a super(b) paper on human evolution

Mark P. Line mark at polymathix.com
Wed Aug 10 19:10:55 UTC 2005

Tom Givon wrote:
> I think the argument is really not about ID, nor about evolution. It is
> about science. And having heard an earful about ID I cannot, try as I
> might, differentiate it from the general, concerted, well financed attack
> on science in this country (US). This attack is not only on science, but
> on the Enlightenment's rational methods of inquiry in general.


The argument generally goes as follows:

(a) Scientific theories are always dependent on metaphysical postulates.
(b) There are no scientific theories that are perfectly adequate.
(c) My metaphysical postulates are just as good as anybody else's.
(d) Ergo, my non-scientific theory based on my metaphysical postulates is
just as good as any scientific theory.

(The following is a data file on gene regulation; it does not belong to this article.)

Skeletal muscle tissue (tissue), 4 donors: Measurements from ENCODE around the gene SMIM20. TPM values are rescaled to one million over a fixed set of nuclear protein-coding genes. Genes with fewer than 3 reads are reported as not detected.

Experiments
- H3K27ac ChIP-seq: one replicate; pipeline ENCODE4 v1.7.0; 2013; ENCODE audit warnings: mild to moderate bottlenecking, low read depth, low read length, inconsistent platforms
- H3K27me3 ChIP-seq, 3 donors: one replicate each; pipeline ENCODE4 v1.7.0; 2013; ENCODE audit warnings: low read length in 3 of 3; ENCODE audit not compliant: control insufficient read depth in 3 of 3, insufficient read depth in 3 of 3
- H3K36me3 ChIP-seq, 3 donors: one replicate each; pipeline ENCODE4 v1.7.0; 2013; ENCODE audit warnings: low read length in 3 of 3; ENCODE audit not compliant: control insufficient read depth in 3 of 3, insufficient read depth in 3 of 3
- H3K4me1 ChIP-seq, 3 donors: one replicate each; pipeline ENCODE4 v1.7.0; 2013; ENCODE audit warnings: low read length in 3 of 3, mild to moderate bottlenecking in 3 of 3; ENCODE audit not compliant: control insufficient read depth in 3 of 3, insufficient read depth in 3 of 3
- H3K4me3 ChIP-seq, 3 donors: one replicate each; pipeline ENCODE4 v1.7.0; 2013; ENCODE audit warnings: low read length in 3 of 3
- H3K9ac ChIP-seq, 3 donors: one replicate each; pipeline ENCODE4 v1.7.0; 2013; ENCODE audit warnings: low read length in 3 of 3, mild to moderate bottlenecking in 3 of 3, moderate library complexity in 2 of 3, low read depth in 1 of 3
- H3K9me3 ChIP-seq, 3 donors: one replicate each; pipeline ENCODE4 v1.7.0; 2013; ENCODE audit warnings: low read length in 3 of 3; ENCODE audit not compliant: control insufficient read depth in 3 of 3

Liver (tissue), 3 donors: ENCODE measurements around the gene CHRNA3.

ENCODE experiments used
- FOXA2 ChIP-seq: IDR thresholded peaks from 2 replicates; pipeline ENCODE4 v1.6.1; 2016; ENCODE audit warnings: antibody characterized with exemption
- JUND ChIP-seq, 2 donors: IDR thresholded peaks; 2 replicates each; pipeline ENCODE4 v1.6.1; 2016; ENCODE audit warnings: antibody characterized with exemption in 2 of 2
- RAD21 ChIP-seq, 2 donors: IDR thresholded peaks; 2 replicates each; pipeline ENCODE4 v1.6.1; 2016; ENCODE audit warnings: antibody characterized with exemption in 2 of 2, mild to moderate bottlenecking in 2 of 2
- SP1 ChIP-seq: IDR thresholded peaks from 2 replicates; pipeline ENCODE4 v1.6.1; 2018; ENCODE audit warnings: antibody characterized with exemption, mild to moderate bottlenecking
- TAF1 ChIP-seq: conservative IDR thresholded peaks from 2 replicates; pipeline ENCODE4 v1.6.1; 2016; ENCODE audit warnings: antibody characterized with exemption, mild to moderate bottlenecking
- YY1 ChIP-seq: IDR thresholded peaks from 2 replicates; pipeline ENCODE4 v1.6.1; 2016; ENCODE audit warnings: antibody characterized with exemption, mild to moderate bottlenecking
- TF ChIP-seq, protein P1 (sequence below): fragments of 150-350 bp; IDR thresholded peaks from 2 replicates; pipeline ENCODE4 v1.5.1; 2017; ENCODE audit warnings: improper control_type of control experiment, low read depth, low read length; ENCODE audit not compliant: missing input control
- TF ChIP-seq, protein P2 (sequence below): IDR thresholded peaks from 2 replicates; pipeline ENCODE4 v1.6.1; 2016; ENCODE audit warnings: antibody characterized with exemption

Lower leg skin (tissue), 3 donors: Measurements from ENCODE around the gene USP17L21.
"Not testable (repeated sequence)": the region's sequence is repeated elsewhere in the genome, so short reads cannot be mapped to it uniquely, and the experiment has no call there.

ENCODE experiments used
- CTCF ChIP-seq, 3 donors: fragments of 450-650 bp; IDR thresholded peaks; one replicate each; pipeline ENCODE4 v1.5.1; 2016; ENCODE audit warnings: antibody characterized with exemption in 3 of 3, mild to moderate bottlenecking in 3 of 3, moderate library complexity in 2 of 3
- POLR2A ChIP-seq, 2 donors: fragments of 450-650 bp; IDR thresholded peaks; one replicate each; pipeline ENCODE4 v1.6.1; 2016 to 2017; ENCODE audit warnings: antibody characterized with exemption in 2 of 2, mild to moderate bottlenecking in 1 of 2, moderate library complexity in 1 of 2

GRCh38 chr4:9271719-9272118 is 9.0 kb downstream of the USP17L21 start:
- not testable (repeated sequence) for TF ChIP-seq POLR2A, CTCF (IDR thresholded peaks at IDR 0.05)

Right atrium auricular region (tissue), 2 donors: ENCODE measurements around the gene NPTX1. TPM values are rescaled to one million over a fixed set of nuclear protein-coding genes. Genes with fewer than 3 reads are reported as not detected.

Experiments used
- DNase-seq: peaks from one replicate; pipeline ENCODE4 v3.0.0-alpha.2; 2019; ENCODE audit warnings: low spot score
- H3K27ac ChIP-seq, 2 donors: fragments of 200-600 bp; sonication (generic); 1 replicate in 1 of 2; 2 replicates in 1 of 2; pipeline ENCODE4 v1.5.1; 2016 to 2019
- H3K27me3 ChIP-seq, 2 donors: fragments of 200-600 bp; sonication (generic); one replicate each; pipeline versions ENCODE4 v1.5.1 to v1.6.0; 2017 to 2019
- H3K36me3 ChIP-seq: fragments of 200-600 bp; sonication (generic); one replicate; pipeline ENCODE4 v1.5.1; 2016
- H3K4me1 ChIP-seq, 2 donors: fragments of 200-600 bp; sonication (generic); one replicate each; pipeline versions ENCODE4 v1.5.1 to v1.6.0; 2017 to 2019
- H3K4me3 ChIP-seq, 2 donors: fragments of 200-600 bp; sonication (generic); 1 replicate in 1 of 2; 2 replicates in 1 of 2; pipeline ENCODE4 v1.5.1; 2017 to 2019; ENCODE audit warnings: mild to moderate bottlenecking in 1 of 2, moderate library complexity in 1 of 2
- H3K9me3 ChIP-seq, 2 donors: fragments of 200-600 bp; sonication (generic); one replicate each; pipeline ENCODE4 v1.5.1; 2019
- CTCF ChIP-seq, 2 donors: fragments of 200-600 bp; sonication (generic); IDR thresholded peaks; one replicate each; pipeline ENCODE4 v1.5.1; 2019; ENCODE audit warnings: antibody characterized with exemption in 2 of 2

The two obvious problems with this argument, of course, are

(1) It can be shown that premise (a) is false. (van Fraassen)
(2) Conclusion (d) suffers from presupposition failure (a non-scientific
theory cannot be evaluated one way or another as a scientific theory).
Conclusion (d) is equivalent to the usually unstated conclusion (e):

(e) Ergo, my non-scientific theory based on my metaphysical postulates is
just as good as any plate of spaghetti carbonara.

So, the simple fact of the matter remains that purveyors of non-scientific
theory have no recourse but to accept with all consequences that they're
not doing science.

NB: Please note that I do not intend "non-scientific" to imply
"religious": not all non-scientific theory is necessarily grounded in any
kind of religious doctrine. For example, I consider Chomskyan linguistics
to belong to (non-scientific) philosophy of language, not (scientific)
linguistics, because the philosophical method is ubiquitous there while
the scientific method is nowhere to be seen.

-- Mark

Mark P. Line
San Antonio, TX

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